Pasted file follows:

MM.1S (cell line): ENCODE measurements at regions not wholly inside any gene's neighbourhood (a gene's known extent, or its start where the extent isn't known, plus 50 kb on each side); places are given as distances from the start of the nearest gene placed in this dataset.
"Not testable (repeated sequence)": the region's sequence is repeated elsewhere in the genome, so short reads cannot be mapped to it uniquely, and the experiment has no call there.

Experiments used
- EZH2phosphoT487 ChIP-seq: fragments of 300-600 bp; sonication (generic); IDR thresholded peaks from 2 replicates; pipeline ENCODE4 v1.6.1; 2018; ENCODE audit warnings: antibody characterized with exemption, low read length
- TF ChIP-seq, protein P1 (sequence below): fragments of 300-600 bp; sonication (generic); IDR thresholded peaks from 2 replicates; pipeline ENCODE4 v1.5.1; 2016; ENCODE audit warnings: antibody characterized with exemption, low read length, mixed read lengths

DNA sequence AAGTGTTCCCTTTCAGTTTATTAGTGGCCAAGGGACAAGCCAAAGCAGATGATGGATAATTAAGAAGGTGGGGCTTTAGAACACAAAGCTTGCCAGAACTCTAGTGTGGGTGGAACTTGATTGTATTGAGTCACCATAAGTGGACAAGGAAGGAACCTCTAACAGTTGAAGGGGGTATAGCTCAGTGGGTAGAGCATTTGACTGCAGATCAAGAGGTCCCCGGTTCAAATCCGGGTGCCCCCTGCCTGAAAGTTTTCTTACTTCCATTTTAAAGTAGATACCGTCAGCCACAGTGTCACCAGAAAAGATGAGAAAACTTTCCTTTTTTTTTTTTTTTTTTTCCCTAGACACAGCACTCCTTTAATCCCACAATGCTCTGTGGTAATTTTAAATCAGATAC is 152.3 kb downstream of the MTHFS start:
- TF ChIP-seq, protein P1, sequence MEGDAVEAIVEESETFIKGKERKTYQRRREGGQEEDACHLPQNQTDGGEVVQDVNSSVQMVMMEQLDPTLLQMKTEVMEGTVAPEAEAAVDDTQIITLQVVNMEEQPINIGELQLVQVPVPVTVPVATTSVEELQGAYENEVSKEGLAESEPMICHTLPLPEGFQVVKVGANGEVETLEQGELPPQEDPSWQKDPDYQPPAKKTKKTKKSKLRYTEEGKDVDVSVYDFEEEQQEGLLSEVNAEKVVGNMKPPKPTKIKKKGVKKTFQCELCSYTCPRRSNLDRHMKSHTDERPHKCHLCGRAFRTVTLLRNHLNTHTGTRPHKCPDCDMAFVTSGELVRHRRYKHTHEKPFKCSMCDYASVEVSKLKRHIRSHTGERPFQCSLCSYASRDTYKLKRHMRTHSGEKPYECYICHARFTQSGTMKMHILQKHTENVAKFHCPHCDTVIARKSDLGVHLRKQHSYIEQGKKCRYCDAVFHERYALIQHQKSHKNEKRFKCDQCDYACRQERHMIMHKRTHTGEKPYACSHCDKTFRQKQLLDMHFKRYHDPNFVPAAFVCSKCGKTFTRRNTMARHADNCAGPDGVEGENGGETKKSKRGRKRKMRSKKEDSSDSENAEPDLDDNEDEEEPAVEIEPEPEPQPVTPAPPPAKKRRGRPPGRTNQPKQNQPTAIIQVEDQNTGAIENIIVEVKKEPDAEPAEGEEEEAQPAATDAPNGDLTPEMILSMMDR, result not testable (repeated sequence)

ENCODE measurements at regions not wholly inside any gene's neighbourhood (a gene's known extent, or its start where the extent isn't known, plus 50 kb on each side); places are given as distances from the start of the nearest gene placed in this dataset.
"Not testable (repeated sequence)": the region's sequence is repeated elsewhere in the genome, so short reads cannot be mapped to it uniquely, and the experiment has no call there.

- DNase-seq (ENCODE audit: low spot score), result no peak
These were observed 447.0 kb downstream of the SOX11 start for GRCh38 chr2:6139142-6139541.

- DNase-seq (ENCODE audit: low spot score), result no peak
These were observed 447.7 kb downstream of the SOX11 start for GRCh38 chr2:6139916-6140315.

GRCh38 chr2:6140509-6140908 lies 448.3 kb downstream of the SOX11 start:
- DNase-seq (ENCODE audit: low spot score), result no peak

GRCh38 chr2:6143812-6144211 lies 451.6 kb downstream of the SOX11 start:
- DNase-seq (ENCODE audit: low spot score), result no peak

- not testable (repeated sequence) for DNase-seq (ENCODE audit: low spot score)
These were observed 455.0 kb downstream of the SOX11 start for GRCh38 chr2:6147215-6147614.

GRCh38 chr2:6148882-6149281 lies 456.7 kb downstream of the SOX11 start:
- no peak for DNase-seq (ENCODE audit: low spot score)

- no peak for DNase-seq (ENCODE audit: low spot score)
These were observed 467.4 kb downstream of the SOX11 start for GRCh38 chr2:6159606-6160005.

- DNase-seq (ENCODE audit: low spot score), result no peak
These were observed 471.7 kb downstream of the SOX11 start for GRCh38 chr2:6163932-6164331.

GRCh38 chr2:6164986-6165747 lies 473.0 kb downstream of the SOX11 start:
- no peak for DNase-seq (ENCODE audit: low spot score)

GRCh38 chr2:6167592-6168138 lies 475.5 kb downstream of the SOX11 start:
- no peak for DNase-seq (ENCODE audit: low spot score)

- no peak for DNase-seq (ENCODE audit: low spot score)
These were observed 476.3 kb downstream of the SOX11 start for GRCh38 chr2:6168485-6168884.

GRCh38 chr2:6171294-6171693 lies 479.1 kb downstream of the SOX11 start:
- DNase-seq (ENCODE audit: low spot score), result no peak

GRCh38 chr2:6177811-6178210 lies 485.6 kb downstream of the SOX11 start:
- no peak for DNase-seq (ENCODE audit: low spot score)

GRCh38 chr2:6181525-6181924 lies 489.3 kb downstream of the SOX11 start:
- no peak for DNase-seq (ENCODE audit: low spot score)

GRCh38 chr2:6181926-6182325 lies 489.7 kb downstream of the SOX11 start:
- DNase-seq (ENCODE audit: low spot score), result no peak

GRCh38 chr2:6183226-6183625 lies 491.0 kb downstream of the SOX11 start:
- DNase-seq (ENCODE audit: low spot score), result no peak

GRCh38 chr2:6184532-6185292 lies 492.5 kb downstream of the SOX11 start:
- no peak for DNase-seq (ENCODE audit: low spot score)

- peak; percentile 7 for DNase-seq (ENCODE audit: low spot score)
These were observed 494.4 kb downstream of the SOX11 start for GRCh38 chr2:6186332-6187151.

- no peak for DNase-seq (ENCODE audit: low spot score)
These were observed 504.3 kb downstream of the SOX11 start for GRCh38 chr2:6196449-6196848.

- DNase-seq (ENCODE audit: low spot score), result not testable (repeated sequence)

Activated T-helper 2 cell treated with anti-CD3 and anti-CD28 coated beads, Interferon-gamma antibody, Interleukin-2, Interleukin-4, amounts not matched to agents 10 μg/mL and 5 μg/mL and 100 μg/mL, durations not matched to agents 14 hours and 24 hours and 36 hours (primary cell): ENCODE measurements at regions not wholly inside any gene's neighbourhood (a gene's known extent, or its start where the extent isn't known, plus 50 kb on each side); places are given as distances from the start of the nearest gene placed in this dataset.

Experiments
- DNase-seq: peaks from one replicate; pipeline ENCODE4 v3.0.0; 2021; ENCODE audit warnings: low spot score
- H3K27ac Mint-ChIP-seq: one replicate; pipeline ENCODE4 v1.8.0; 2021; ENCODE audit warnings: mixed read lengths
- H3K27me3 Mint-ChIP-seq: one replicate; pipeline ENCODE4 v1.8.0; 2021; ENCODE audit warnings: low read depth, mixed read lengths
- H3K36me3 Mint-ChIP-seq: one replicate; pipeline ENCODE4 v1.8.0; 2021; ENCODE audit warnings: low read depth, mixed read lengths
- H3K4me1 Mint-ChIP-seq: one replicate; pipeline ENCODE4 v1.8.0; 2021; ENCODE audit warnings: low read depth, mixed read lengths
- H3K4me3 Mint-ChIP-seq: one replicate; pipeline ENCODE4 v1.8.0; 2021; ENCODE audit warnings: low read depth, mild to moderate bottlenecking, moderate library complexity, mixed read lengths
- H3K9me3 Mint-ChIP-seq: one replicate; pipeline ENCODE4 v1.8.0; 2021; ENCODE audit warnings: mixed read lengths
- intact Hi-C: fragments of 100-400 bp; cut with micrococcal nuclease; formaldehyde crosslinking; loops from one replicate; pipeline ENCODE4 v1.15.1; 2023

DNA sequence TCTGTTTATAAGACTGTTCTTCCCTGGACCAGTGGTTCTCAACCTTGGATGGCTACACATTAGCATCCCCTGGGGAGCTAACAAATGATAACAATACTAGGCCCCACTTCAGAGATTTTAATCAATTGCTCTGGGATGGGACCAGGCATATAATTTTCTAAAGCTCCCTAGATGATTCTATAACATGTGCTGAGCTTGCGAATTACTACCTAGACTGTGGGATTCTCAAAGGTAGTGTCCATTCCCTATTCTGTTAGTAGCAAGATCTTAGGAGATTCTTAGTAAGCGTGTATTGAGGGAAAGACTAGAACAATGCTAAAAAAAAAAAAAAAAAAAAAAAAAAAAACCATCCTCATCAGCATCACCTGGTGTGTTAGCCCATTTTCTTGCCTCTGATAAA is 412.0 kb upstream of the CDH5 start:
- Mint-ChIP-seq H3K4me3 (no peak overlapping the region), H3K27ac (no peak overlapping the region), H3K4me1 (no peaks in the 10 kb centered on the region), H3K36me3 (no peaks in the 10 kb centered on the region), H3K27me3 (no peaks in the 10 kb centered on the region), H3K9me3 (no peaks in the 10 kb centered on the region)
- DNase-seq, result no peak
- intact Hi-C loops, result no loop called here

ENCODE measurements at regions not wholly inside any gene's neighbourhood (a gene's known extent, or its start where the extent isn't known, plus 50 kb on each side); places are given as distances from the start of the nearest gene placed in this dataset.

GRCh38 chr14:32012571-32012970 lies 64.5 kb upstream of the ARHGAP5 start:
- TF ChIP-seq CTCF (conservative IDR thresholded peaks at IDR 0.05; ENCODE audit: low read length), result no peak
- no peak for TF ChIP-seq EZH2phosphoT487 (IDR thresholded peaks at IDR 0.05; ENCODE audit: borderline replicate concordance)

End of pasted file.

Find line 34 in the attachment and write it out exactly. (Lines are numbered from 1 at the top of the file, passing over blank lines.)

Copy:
GRCh38 chr2:6177811-6178210 lies 485.6 kb downstream of the SOX11 start: